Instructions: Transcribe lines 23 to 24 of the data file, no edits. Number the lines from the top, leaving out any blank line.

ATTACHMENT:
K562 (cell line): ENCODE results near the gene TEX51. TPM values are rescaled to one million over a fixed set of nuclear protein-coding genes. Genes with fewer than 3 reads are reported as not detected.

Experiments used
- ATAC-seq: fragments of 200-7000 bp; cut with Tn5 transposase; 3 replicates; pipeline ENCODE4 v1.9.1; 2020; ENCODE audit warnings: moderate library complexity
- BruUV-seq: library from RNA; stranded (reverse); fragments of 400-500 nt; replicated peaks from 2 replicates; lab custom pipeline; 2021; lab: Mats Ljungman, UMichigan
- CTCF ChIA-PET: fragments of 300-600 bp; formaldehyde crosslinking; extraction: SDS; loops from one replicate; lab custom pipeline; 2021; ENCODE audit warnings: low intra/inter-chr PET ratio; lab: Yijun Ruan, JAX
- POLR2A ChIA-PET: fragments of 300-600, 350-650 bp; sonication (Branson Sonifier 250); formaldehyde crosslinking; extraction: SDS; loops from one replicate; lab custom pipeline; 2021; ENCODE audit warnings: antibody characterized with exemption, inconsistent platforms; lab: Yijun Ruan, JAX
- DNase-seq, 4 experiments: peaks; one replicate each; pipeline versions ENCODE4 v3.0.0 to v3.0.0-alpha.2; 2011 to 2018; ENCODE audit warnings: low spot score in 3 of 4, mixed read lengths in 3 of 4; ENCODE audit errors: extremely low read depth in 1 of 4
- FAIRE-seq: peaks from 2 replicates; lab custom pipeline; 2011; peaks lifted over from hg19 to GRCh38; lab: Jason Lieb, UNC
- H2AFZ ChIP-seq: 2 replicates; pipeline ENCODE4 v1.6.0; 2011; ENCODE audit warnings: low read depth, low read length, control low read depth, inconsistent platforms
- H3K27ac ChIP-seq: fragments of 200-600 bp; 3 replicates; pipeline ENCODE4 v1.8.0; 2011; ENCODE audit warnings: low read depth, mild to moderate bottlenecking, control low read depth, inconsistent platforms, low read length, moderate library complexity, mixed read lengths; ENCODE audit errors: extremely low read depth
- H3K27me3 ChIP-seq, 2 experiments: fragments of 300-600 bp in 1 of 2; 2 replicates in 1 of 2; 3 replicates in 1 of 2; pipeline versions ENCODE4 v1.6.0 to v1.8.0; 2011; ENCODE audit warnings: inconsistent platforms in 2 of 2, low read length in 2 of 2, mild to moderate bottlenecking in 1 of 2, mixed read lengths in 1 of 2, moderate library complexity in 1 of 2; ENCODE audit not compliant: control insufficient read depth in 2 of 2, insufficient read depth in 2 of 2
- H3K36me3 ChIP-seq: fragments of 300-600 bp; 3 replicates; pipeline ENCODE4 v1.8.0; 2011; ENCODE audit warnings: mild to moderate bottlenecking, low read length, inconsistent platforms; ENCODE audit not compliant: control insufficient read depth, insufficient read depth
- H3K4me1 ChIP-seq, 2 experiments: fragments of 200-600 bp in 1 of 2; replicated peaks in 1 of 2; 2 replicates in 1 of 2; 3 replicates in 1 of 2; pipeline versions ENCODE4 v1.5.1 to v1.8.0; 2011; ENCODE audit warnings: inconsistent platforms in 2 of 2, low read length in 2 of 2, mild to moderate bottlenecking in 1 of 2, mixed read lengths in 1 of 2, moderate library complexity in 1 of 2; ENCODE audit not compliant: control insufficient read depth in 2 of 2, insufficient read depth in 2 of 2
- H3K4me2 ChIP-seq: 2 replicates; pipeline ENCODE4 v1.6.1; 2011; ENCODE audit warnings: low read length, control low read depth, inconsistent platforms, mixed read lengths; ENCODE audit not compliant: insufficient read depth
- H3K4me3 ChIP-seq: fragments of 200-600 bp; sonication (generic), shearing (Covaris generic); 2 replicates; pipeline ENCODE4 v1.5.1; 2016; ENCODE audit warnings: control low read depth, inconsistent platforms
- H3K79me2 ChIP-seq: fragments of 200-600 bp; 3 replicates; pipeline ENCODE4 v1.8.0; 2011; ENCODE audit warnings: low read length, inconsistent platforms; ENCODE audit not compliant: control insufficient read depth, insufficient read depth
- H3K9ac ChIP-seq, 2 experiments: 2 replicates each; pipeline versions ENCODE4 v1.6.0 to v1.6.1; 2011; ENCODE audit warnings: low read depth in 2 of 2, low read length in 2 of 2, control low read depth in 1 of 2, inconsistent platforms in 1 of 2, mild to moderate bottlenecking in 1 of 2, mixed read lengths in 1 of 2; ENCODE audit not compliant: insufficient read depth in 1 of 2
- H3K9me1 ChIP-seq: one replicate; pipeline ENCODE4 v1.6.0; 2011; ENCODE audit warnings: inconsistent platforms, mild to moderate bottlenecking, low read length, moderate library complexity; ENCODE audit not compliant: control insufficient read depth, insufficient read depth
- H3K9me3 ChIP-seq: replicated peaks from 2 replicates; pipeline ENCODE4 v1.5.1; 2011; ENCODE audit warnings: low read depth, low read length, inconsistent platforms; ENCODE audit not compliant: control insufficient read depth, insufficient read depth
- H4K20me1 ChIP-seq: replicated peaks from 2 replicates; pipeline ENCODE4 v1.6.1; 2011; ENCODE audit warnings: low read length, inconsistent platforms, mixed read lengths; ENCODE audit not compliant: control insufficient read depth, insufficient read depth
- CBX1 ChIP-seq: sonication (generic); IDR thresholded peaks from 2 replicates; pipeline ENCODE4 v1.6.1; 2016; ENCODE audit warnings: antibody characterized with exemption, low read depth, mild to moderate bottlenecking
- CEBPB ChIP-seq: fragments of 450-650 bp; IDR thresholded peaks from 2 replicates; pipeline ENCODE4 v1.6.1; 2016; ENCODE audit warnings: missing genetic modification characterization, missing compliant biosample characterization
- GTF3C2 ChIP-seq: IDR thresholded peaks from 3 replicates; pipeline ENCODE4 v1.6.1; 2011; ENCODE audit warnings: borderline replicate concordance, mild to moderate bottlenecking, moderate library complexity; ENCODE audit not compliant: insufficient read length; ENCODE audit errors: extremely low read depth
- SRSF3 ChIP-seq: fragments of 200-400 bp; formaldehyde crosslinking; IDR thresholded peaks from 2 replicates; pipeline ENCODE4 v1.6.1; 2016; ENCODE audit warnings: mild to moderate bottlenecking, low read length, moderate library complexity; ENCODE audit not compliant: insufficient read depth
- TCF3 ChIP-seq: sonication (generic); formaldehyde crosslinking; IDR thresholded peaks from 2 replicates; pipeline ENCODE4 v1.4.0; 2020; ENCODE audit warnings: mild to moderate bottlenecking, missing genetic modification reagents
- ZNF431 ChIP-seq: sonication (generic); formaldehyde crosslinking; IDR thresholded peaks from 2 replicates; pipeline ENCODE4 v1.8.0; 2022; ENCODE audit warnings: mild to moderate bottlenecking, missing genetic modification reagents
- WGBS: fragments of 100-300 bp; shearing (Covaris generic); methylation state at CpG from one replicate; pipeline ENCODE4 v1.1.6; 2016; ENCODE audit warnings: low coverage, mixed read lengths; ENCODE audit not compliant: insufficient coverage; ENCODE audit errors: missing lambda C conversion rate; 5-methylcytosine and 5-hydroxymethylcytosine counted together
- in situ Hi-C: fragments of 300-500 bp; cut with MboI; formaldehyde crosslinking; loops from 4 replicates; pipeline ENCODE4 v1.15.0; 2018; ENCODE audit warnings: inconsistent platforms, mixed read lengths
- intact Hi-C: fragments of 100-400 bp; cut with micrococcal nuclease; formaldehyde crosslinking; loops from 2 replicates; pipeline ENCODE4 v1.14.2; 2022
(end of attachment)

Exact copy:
- GTF3C2 ChIP-seq: IDR thresholded peaks from 3 replicates; pipeline ENCODE4 v1.6.1; 2011; ENCODE audit warnings: borderline replicate concordance, mild to moderate bottlenecking, moderate library complexity; ENCODE audit not compliant: insufficient read length; ENCODE audit errors: extremely low read depth
- SRSF3 ChIP-seq: fragments of 200-400 bp; formaldehyde crosslinking; IDR thresholded peaks from 2 replicates; pipeline ENCODE4 v1.6.1; 2016; ENCODE audit warnings: mild to moderate bottlenecking, low read length, moderate library complexity; ENCODE audit not compliant: insufficient read depth